Whenever a player's turn ends, he or she is allowed to remove one damage card from each of his or her ships that are at his or her headquarters. At the end of her turn, then, Jane removes the Borg Cutting Beam from the U.S.S. Nebula and hands it back to Bill, who places it in his discard pile. (If the card causing the damage had been one of his dilemmas, Bill would have placed it face up beneath his dilemma pile when Jane removed it from her ship.)

Whenever a player's turn ends, he or she is allowed to remove one damage card from each of his or her ships that are at his or her headquarters.

Jane and Bill will continue in this vein for several more turns until one of them completes both a planet mission and a space mission and reaches 100 points. But enough of their game.

By watching over their shoulders, you've learned the basics of the Star Trek Customizable Card Game. You know how to set up a game, by shuffling your dilemma pile and draw deck and laying out your five missions. You know that each player draws seven cards to begin the game. You know that each player's turn starts with the play and draw cards segment, in which a player has a budget of seven counters to spend playing cards (according to the cost shown in the upper left-hand corner) or drawing cards (at a cost of one counter per card drawn). You know that players must spend all seven counters if possible.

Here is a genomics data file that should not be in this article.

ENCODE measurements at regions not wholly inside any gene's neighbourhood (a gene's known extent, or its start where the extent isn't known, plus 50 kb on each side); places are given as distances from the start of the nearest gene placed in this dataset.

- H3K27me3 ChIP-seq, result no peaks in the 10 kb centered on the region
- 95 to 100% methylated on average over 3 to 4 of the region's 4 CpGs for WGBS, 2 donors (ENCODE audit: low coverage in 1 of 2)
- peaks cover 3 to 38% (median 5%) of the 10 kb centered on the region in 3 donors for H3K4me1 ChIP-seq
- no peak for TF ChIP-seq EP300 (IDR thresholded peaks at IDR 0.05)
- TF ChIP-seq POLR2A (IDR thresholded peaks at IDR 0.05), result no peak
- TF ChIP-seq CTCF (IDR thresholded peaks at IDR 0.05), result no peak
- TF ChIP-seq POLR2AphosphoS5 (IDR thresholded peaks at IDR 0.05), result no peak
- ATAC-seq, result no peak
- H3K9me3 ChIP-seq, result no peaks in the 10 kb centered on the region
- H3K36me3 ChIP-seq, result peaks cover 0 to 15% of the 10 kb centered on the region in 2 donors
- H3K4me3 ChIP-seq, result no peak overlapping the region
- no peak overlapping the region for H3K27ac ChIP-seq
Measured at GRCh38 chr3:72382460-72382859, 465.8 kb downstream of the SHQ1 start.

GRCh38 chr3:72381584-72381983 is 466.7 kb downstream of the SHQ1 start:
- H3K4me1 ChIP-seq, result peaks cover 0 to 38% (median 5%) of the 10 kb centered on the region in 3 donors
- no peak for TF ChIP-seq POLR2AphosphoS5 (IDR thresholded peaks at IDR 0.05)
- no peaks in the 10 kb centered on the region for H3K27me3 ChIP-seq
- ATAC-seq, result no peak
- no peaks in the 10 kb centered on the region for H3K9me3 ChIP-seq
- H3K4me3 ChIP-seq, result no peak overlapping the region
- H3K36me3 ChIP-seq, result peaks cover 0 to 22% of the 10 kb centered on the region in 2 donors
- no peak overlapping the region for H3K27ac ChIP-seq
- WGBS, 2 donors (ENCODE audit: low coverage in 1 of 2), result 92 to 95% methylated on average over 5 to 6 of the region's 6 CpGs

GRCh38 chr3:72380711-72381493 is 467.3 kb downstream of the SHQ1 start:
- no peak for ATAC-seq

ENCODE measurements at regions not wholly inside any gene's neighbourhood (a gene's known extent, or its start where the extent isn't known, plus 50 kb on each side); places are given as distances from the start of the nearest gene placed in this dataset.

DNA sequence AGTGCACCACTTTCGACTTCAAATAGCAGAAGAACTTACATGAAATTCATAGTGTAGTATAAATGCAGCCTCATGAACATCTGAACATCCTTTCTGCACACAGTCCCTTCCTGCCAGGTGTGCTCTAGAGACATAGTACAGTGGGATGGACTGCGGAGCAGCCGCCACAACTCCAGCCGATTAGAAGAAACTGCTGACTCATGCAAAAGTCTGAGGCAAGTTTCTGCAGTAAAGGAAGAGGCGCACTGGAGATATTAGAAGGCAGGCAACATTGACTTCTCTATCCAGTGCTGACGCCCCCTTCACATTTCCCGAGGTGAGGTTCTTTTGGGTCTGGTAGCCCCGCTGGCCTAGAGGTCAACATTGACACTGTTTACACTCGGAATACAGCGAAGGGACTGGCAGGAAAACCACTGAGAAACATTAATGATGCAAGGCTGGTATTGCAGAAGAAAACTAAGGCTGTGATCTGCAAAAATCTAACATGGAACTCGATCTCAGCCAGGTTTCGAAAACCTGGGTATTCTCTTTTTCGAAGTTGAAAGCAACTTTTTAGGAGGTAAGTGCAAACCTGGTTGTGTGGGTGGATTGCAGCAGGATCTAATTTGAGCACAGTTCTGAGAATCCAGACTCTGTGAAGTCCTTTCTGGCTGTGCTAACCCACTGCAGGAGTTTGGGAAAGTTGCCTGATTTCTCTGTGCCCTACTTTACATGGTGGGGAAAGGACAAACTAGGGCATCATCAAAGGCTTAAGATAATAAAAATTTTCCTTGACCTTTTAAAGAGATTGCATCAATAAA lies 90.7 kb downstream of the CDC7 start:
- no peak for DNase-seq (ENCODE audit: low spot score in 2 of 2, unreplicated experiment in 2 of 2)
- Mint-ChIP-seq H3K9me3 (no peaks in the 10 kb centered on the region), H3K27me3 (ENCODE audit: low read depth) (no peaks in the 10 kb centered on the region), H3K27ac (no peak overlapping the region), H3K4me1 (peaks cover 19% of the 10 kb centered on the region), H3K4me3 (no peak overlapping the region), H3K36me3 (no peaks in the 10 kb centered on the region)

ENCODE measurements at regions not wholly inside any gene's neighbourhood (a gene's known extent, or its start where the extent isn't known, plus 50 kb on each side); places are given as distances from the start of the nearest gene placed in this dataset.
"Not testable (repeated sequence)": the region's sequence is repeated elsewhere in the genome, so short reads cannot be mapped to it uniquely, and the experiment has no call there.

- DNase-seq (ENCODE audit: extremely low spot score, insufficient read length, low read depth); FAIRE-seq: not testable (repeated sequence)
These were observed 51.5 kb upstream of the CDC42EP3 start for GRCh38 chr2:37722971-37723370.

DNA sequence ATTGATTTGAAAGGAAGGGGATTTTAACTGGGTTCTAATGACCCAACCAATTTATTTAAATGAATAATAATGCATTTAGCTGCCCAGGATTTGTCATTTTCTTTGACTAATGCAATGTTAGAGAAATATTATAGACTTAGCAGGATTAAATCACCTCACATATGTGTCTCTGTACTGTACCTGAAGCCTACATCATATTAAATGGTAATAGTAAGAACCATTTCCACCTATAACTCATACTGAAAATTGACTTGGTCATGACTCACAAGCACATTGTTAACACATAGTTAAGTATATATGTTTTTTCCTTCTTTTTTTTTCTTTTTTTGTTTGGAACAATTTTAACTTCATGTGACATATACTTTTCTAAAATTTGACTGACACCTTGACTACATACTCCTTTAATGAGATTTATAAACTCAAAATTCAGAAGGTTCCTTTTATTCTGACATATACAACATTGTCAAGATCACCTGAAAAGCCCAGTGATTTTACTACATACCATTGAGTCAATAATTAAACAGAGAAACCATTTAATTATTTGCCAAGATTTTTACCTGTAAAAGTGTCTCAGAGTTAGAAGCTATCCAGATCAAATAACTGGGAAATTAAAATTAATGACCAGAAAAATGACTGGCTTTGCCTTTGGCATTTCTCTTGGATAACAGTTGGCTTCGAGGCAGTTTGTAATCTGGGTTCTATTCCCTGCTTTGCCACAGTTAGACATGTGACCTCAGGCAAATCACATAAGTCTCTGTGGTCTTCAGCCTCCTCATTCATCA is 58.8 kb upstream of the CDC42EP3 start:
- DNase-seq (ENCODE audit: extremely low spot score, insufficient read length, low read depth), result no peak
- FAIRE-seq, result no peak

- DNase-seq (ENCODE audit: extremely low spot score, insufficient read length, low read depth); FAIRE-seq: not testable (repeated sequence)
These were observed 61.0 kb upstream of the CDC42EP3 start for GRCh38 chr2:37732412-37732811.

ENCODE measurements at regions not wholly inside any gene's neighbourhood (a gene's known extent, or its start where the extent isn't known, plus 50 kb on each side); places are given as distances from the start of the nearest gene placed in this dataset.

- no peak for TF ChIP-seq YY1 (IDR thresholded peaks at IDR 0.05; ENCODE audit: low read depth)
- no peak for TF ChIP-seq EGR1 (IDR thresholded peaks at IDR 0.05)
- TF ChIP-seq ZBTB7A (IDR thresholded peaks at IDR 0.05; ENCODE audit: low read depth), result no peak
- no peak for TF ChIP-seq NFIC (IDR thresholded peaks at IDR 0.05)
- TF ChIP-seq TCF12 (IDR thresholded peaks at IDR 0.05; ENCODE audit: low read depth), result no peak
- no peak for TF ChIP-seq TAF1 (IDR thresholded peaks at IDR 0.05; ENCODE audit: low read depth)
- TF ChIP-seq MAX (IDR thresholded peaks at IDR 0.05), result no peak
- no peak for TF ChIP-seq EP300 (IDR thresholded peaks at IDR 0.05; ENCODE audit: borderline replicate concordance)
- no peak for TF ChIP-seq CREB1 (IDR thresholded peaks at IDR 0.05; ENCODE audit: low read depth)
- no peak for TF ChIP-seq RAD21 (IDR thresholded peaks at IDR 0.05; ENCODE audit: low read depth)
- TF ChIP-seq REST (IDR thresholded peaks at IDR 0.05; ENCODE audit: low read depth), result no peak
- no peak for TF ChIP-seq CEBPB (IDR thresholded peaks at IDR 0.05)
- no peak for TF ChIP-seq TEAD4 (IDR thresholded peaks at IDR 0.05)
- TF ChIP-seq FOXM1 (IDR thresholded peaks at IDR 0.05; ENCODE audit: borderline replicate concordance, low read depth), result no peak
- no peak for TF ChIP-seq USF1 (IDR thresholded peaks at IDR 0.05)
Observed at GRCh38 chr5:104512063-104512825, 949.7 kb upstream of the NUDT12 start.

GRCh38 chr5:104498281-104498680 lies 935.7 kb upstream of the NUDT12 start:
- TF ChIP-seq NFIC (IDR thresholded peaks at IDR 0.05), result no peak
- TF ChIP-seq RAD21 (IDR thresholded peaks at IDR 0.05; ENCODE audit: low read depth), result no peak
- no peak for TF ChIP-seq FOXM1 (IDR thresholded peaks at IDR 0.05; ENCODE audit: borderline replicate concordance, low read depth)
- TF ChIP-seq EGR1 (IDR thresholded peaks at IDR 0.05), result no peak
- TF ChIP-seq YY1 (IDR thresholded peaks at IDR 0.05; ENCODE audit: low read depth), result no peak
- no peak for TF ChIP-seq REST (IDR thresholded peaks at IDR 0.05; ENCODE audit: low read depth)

You know that the second part of each player's turn is the execute orders segment, in which you can move your ships around, have your personnel attempt missions, and use any card abilities that are signaled with the word "Order" in the game text box.

You know that when any player's personnel attempt a mission, that player tells his or her opponent how many personnel are involved. The opponent subtracts the number of dilemmas that are face up underneath the mission from the number of personnel involved, draws that many cards from the top of his or her dilemma pile, and has a budget to spend on dilemmas equal to the number of cards drawn. You know that the dilemmas a player chooses to use against his or her opponent are placed on the table face down as a dilemma stack, and that the personnel who are attempting the mission face those dilemmas in order from top to bottom. You know that dilemmas that have been overcome are stacked face up beneath the mission at which they were faced, and that unused dilemmas, or dilemmas that say they return to their owner's dilemma pile, are stacked face up at the bottom of the dilemma pile. You know that if you need to draw a dilemma and the top card of your dilemma pile is face up, you shuffle all those face-up cards, replace them face down, and continue drawing.

You know what it means to play events in your core, and how to use them to start engagements (ship-to-ship battles; person-to-person battles, called combats, work basically the same way). You're ready to leave Jane and Bill to their own devices and try your hand at the Star Trek Customizable Card Game!

So over the next few days, spend some time playing with the starter decks you've purchased. Sit down with a friend and play a game or two, swapping starters back and forth so that you get to see a variety of cards. Then, come back here for the third installment of Into the Final Frontier, in which we'll explore ways to expand your deck possibilities by adding cards to your collection.